Next Supercontinent Could Be Formed Near North Pole
February 9, 2012

Next Supercontinent Could Be Formed Near North Pole

All of Earth's continents, believed to have once been joined together as a supercontinent known as Pangaea, will be reunited as a single landmass near the North Pole within the next 50 million to 200 million years, researchers from Yale University claim in a new study.

According to MSNBC Science Editor Alan Boyle, the Yale researchers, including geologist Ross Mitchell, used a computer model to determine the estimated location of the new supercontinent, which they have dubbed Amasia due to the formation beginning when Europe and Asia merge with North and South America.

Boyle notes that many scientists have predicted that "either the Atlantic Ocean will close up, reversing the trend that broke apart the last supercontinent ... or that the current spreading zone in the Atlantic will push the continents 180 degrees around the world to close up the Pacific instead."

However, Mitchell and his colleagues believe that the new continental conglomeration will instead form in the far north, with the Arctic Ocean and the Caribbean Sea being among the first casualties.

"After those water bodies close, we´re on our way to the next supercontinent,” Mitchell, who is the first author of a paper describing the research which has been published in the journal Nature, said in a statement Wednesday. “You´d have the Americas meeting Eurasia practically at the North Pole.”

Though Pangaea is believed that have been the most recent supercontinent, geologists believe there have been others throughout the years, according to BBC News Science and Health Reporter Neil Bowdler.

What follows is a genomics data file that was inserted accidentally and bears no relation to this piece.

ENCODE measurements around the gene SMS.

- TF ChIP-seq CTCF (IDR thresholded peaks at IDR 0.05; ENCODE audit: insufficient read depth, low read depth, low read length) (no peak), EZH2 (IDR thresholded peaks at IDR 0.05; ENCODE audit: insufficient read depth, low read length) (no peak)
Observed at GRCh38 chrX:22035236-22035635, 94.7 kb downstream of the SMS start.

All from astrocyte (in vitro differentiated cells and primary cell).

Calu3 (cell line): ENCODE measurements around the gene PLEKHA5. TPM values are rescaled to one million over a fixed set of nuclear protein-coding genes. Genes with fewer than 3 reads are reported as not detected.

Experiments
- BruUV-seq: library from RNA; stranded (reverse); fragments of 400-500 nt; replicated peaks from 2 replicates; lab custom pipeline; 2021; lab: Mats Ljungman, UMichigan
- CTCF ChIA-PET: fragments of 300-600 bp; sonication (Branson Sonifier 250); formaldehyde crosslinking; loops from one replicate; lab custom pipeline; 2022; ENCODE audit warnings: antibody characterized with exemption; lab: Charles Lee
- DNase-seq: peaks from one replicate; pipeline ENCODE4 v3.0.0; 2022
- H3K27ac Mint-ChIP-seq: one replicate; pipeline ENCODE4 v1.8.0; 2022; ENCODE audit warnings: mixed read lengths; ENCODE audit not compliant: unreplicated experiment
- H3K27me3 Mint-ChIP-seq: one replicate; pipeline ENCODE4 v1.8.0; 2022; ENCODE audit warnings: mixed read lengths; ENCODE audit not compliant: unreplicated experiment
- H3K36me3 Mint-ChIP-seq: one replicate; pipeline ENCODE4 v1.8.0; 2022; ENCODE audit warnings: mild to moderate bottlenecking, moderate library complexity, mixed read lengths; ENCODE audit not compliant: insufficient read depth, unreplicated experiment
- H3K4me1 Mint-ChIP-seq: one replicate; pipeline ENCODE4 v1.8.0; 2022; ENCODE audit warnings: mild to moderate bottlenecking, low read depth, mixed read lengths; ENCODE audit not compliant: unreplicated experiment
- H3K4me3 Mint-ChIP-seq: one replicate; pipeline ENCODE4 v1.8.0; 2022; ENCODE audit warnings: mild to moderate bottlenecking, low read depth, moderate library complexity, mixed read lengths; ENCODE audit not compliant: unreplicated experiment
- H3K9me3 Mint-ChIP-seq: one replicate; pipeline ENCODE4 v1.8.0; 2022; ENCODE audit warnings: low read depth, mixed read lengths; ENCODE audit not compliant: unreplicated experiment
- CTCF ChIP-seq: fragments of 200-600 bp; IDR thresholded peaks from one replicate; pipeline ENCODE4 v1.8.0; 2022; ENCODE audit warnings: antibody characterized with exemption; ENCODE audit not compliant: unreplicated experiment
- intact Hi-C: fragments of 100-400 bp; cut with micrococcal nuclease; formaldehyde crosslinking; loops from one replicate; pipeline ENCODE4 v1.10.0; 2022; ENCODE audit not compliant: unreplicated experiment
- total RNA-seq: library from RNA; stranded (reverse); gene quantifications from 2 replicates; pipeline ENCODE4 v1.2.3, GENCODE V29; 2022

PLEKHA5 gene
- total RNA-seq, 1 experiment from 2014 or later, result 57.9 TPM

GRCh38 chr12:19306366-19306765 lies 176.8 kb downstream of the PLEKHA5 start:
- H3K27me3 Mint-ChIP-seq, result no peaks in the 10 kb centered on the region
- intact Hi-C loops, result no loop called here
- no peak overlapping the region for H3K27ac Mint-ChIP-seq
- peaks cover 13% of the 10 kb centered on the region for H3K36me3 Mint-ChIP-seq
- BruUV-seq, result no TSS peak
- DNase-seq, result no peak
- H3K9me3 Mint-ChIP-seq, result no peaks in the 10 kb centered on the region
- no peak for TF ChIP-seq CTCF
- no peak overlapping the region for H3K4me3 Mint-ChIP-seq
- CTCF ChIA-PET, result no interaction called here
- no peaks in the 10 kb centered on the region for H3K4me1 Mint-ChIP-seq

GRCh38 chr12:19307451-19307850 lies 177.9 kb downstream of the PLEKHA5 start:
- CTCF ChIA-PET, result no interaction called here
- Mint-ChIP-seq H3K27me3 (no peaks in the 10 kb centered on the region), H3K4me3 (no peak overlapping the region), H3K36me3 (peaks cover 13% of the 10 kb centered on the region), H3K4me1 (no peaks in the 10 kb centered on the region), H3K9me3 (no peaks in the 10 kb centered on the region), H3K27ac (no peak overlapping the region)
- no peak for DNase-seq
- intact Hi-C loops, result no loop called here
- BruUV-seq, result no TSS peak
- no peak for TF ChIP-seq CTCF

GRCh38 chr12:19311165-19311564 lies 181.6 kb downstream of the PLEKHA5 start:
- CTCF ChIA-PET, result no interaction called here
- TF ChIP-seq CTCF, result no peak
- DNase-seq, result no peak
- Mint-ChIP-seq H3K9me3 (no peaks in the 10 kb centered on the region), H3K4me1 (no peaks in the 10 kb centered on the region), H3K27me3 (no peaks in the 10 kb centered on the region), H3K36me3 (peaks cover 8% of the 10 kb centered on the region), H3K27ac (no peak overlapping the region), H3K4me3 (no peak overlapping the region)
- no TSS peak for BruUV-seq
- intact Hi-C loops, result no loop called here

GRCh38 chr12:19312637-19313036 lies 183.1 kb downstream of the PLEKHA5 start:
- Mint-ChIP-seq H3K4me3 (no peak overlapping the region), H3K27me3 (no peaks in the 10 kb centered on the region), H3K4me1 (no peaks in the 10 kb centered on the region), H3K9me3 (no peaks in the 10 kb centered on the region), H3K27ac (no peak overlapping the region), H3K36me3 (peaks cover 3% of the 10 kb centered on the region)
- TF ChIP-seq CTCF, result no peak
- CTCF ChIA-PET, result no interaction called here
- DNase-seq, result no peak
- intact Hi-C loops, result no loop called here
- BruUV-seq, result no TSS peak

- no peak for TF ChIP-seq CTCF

Before Pangaea, experts have hypothesized that there was a supercontinent known as Rodinia some one billion years ago, and before that (1.8 billion years ago) was another worldwide landmass known as Nuna.

Based on their analysis of all previous supercontinents, Mitchell, senior author and Yale Professor David A.D. Evans, and second author and doctoral student Taylor M. Kilian discovered that from one landmass to the next, the geographic centers were offset from one another by approximately 90 degrees.

They call this new model the "orthoversion model" of supercontinent formation, the university reported.

According to this model, Boyle says, North America and South America will come closer together to eliminate the Caribbean. After that, "North America would be drawn along the Pacific 'Ring of Fire' to crash into Eurasia and close the Arctic Ocean. The Mediterranean Sea would disappear when Africa smashes into Europe. Australia would continue its current northward drift, becoming part of Asia somewhere between India and Japan. Antarctica, meanwhile, would be left out of the supercontinent, at least at first."

"Under the orthoversion model, either Asia or North America would become the center of Amasia, in a spot currently occupied by the Arctic Ocean," the Yale press release added. "A newly formed mountain range will stitch them together."


Image Caption: Yale scientists theorize that the present-day Arctic Ocean and Caribbean Sea will vanish as North and South America fuse during a mutual northward migration that leads to a collision with Europe and Asia.


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